I came across this piece in the Southern Regional Extension Forestry News. Great article highlighting the problems associated with parcelization which I highlighted in my previous post on urban sprawl on farmland. This post points out the same problems are occurring on forestland.
Clemson University Forestry Professor, Dr. Thomas Straka, wrote an opinion article published by The Hill. Straka argues that wildfires and public lands aren’t America’s only forestry problem. Rather, the rapid parcelization that is occurring across the nation is a threat to family forests. Parcelization results from forest holdings being broken down into smaller parcels. Ultimately, smaller land holdings and more landowners will result in contradictory management goals/styles. Straka contends that these management problems will negatively affect the nation’s timber supply and provides recommendations on how to reduce parcelization impacts. I provided the article below.
Wildfires and public lands aren't America's only forestry problem
By Thomas J. Straka, opinion contributor — 07/22/19
Wildfires and contentious public land policy in the American West, sparking debate about climate change and forest management practices on public timberlands, seem to be the only forestry issues in the news. This suggests that problems with America’s forests are centered on federal land ownerships. Actually, forests owned by average folks are more likely to be a future problem. Lots of regular people own forests. These are called family forests and their future is important for the clean water, wildlife habitat, recreational opportunities and timber they produce.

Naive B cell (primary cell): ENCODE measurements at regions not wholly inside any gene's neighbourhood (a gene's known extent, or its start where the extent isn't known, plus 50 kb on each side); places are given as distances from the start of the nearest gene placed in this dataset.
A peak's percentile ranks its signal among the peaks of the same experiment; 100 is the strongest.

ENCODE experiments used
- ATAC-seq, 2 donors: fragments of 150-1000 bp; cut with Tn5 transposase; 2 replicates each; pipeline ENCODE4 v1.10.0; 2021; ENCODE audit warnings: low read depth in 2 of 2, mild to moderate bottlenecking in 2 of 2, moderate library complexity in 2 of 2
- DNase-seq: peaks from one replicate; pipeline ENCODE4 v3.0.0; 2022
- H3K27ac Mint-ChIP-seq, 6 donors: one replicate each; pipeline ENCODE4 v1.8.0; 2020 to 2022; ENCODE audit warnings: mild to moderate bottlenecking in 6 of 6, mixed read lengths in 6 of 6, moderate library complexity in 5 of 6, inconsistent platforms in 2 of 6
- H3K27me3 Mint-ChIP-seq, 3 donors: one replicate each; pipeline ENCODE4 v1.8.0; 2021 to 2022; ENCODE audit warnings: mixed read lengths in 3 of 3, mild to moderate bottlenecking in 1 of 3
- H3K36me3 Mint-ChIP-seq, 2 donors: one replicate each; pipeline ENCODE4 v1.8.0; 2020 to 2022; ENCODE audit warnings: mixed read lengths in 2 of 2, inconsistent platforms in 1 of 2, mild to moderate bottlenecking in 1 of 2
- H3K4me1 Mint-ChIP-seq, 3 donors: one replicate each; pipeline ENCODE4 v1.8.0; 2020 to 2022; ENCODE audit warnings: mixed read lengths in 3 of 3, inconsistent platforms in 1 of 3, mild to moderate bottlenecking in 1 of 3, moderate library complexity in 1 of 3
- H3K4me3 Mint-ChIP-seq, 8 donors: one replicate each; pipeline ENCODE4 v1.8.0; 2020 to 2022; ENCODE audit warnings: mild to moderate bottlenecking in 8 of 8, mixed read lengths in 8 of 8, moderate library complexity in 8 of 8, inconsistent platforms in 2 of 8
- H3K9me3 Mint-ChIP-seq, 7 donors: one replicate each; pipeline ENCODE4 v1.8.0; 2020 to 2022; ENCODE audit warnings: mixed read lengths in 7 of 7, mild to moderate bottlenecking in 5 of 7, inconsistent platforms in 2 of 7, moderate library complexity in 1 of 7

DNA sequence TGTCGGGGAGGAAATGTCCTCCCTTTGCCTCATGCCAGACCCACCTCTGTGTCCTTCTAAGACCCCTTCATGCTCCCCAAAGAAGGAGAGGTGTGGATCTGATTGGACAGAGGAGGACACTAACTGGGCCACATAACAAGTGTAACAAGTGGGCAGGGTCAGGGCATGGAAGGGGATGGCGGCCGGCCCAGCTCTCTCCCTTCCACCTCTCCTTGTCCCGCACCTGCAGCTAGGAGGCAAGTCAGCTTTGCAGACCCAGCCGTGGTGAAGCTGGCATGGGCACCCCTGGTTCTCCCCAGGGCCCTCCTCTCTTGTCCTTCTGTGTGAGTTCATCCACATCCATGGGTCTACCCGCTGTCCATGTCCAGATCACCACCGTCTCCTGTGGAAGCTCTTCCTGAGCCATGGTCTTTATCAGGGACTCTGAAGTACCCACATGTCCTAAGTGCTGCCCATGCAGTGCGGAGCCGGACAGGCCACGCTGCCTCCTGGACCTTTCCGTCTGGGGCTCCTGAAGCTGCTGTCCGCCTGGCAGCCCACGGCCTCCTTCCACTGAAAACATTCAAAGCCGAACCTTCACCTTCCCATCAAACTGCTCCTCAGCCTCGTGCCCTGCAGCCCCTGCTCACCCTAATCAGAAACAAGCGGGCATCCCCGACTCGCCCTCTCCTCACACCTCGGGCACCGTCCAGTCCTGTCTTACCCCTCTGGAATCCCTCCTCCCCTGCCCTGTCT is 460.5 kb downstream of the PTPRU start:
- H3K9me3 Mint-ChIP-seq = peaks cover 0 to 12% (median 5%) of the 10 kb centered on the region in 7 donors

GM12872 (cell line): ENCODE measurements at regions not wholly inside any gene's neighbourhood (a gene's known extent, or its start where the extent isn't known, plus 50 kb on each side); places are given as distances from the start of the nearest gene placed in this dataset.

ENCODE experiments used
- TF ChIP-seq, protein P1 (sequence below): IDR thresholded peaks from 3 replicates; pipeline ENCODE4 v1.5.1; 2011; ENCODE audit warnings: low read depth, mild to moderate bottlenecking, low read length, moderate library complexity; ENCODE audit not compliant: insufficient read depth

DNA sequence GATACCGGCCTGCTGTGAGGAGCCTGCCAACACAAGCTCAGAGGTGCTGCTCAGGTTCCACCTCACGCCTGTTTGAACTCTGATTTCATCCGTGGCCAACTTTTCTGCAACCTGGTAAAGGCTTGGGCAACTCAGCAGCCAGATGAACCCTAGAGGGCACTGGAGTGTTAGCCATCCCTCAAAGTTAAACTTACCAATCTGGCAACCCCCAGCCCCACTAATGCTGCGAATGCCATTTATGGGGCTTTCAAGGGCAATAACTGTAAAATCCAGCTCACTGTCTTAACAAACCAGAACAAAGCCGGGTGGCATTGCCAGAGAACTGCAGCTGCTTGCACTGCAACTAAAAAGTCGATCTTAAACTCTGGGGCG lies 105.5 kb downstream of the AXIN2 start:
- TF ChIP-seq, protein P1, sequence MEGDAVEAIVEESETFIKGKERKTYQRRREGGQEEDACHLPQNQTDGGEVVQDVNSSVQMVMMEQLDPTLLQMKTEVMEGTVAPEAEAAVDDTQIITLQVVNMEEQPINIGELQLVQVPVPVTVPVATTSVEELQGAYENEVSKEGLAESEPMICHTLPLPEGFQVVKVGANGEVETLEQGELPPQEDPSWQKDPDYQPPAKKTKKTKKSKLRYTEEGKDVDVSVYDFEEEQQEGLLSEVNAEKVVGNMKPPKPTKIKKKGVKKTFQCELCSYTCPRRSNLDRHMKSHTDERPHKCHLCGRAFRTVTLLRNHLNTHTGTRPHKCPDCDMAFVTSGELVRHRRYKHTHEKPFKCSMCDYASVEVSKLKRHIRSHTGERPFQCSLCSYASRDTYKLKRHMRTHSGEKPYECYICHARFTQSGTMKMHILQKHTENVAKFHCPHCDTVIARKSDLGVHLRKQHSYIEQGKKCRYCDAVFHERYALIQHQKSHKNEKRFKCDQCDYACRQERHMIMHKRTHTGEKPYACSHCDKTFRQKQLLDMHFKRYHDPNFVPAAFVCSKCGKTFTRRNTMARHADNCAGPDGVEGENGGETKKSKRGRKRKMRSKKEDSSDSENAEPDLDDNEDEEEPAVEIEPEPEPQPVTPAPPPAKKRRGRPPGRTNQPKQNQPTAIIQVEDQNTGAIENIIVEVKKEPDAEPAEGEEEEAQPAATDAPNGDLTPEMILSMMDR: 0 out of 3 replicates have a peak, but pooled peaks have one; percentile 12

The majority of the nation’s forests (443 million of 766 million acres) are in private ownership. Nearly two-thirds of that private forest is owned by families and individuals, mostly in small holdings. These became the family forests and the nation’s largest forest ownership group (owning 38 percent of forest, while the feds own only 31 percent).
Over the last 20 years, the number of family forest owners increased by over 1 million (to nearly 11 million). Considering just owners with more than 10 acres (eliminating the large backyards), average tract size of a family forest is 66 acres. That’s small by forestry standards.
At the time of the nation’s settlement, just over 1 billion acres was forested; today it is about three-quarters of that. This forest area has remained relatively stable over the past century. Shifts in land use have helped maintain that stability; population growth and urban development ensure that won’t continue indefinitely.
To read the rest of the article click here.